June 17, 2011 | 0 Comments
Crystalline silicon (c-Si) solar photovoltaic (PV) modules will costs less than $1 per watt by Q1 2012, projects IHS iSuppli research. The sought-after milestone could boost installations globally, but will the vertical integration solar company model survive it?
Henning Wicht, PhD, IHS iSuppli
June 17, 2011 -- Crystalline silicon (c-Si) solar photovoltaic (PV) modules will costs less than $1 per watt by Q1 2012, projects IHS iSuppli research. $1/W is the most broadly pursued goal of solar photovoltaics promoters. IHS iSuppli believes the benchmark could give a boost to PV installations globally and forestall a market downswing.
An accelerated, rapid decline in pricing came about after Intersolar Europe this month in Germany. Going into Intersolar, spot prices from the top Chinese brands, among the major players in the market, had been running at $1.49 per watt for mainstream c-Si modules. By the time Intersolar closed, prices had fallen to $1.30 per watt. IHS iSuppli states that this could have happened because of the predicted flat or negative growth forecast for 2012. Top-tier module brands lowered prices to gain market share in the face of slowed growth or a market decline, explained Henning Wicht, senior director and principal analyst, photovoltaics, at IHS. Solar wafers have experienced price declines in 2011 as well: wafers were quoted in the $2.30 per-piece range in June, down from $3.50 in March.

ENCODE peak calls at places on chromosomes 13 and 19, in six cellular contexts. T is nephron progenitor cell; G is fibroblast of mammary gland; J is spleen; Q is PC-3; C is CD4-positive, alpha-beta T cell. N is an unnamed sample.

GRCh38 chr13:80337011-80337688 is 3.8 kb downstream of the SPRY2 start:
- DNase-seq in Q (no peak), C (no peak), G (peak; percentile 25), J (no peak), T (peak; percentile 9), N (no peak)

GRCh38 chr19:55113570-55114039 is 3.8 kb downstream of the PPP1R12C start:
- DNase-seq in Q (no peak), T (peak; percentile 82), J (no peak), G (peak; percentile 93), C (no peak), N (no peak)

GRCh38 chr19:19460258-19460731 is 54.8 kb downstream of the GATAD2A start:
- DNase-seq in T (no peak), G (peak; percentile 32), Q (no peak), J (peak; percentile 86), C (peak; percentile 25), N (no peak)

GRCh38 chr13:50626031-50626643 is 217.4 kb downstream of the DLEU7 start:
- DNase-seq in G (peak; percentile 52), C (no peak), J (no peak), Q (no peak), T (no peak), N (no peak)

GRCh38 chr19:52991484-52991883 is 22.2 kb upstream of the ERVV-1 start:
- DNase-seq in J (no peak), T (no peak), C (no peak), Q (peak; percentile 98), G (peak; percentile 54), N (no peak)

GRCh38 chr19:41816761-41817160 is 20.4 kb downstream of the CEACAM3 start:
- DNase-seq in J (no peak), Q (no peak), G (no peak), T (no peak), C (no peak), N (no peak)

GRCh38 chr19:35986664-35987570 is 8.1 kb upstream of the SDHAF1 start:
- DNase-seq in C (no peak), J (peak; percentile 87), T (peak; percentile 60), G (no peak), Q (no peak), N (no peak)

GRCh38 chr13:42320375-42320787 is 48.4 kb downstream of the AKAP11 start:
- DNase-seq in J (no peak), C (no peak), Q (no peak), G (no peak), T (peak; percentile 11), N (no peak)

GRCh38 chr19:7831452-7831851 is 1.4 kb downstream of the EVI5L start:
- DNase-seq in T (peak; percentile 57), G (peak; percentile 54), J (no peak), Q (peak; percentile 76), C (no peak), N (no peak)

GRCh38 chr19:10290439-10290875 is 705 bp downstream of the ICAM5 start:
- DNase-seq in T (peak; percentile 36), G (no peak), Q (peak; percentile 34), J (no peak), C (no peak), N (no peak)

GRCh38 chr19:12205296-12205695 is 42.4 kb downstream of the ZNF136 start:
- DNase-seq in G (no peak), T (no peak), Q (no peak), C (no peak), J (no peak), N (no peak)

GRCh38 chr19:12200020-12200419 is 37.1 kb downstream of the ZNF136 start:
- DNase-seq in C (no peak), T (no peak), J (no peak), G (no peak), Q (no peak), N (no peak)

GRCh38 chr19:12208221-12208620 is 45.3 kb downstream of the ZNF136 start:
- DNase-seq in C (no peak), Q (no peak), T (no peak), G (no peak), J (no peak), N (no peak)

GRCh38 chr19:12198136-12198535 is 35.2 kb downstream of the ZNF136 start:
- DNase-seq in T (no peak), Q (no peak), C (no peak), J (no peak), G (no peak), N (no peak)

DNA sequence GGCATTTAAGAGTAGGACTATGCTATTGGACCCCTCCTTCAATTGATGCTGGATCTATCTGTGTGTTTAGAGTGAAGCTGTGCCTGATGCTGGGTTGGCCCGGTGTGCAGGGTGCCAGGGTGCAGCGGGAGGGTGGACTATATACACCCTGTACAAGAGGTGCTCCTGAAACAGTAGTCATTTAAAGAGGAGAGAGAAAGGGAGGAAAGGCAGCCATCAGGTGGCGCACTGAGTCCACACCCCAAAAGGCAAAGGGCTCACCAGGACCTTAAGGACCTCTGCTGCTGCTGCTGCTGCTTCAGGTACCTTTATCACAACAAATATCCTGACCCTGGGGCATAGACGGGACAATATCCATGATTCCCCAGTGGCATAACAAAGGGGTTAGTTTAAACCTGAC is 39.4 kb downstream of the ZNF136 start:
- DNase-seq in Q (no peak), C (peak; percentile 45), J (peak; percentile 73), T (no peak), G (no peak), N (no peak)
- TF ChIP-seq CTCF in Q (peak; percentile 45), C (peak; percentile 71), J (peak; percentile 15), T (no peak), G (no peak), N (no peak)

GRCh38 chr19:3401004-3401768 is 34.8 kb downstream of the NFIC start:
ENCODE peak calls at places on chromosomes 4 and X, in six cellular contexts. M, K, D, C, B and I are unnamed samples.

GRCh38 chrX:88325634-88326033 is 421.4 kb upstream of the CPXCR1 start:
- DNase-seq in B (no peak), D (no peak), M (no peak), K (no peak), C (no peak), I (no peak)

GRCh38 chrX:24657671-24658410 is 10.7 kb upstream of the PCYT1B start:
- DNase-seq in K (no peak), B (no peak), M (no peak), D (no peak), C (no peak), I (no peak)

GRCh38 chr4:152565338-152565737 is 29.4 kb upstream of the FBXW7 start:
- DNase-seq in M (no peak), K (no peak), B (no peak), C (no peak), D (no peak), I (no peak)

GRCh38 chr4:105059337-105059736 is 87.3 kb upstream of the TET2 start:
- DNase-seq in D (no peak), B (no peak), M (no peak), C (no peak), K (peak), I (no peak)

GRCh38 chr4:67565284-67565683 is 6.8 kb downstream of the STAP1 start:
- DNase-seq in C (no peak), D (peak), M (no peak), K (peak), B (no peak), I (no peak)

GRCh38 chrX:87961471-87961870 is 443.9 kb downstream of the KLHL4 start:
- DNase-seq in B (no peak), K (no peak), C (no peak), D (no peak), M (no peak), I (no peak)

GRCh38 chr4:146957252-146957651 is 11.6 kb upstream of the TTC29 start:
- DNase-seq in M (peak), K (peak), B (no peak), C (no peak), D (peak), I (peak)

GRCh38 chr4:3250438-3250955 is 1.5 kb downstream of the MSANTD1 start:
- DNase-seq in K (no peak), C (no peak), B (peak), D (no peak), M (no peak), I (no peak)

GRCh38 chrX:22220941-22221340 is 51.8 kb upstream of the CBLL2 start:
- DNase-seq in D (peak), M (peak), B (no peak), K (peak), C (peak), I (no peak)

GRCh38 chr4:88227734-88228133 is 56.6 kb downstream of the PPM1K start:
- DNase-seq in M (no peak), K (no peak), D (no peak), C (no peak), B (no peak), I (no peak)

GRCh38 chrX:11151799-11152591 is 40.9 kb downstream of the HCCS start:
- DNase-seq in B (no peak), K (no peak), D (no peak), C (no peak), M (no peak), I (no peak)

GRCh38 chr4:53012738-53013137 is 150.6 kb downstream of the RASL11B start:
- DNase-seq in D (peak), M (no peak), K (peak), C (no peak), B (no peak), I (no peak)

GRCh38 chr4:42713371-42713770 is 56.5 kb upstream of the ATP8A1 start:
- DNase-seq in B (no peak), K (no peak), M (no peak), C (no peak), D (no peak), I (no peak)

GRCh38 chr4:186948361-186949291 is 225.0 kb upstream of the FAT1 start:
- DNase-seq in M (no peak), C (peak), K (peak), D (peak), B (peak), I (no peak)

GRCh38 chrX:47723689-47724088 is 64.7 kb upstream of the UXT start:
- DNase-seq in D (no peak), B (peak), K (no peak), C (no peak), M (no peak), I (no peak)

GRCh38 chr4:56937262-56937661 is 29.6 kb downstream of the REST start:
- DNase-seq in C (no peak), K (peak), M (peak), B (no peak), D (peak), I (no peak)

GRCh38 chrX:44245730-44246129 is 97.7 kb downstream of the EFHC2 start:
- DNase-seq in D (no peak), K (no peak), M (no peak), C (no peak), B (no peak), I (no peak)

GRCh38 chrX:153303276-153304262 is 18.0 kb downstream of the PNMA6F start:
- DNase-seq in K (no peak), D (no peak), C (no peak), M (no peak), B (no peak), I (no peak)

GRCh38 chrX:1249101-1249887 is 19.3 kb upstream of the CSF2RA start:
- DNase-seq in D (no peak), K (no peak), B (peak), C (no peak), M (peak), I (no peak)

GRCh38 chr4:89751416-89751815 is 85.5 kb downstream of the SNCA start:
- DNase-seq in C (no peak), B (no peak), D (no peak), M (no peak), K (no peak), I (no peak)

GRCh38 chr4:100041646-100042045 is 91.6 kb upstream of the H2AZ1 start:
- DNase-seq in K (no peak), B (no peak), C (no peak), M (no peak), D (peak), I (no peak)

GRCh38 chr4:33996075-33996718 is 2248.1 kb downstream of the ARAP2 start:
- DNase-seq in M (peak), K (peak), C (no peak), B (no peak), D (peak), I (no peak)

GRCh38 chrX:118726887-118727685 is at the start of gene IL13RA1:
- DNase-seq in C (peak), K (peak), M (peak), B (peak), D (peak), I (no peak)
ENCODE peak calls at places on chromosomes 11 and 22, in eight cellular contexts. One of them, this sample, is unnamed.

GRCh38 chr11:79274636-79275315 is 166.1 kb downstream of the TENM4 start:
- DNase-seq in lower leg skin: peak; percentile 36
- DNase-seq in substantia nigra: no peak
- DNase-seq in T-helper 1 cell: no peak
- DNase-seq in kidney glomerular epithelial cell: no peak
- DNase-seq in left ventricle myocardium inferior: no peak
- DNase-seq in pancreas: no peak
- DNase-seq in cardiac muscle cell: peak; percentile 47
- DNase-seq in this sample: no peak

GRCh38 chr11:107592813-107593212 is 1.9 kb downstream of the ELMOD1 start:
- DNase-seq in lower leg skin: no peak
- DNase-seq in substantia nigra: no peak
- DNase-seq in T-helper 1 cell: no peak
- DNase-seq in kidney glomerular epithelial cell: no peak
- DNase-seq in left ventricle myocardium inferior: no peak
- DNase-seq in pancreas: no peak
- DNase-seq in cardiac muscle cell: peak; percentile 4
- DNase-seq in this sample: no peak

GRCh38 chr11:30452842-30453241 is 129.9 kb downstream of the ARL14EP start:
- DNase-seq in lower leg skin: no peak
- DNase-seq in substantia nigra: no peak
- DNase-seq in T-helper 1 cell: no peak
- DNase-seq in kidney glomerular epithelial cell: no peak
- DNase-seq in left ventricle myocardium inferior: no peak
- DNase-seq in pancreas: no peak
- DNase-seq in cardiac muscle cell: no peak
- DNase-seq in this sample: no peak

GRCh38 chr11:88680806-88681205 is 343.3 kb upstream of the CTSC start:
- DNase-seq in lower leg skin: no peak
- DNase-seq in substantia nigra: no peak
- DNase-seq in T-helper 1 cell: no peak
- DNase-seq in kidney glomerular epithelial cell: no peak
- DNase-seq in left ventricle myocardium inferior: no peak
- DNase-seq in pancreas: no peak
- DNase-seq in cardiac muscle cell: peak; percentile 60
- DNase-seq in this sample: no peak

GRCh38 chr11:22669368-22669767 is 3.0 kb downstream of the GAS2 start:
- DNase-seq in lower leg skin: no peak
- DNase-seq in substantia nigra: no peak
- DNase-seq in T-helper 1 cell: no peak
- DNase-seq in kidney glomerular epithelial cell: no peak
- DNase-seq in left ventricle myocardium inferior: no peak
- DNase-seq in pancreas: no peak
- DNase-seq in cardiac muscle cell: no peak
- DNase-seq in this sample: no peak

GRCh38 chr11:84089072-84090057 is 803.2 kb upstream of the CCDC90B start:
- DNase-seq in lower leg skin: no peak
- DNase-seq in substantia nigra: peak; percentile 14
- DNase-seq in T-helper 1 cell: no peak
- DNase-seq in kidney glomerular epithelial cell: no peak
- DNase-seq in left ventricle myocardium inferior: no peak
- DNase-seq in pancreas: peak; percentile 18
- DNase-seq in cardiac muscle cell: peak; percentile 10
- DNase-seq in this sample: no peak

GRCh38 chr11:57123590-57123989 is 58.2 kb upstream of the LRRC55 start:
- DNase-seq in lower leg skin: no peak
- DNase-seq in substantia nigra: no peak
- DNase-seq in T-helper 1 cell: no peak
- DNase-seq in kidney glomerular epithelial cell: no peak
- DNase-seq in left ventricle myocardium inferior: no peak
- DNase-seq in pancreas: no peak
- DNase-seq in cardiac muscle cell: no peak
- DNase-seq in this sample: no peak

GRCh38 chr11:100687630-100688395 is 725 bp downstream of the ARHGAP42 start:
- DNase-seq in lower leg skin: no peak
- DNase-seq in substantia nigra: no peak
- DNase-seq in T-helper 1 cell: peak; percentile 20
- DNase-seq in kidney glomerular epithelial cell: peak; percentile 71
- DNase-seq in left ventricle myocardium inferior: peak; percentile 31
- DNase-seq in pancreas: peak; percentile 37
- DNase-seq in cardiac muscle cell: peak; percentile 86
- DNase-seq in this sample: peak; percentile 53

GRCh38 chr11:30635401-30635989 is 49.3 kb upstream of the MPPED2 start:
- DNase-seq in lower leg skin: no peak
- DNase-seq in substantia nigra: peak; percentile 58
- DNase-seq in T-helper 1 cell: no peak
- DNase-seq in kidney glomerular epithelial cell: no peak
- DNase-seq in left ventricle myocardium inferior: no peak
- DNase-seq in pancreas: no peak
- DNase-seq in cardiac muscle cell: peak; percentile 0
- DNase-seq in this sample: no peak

|Figure. IHS iSuppli outlook for the cost of silicon + non-silicon content, gross margins and prices from top-tier module players, covering the second quarter for each year from 2011 to 2014.|
While gross margins are projected to range between 10 and 12% this quarter, intense competition will slash margins to 5-9% by Q2 2012, IHS iSuppli research indicates. This margin pressure calls into question the vertically integrated business model popular in the PV industry. Can a vertical operation invest in wafers, cells and modules on the one hand, finance downstream projects on the other, and also continue to run world-class operations at each level?
Certain installations could drop to $2/W, said Mike Sheppard, analyst for photovoltaics and financial services at IHS, which he predicts would be ?an important driver for stimulating demand,? preventing a solar installations dip in 2012.
Though many vertical operations will continue to thrive, the space likely will find increased competition from another breed of player?the so-called specialists that will be able to aggressively invest in just one area, and more important, hold their own against their vertically integrated rivals.
Learn more on IHS iSuppli Photovoltaics Research here.
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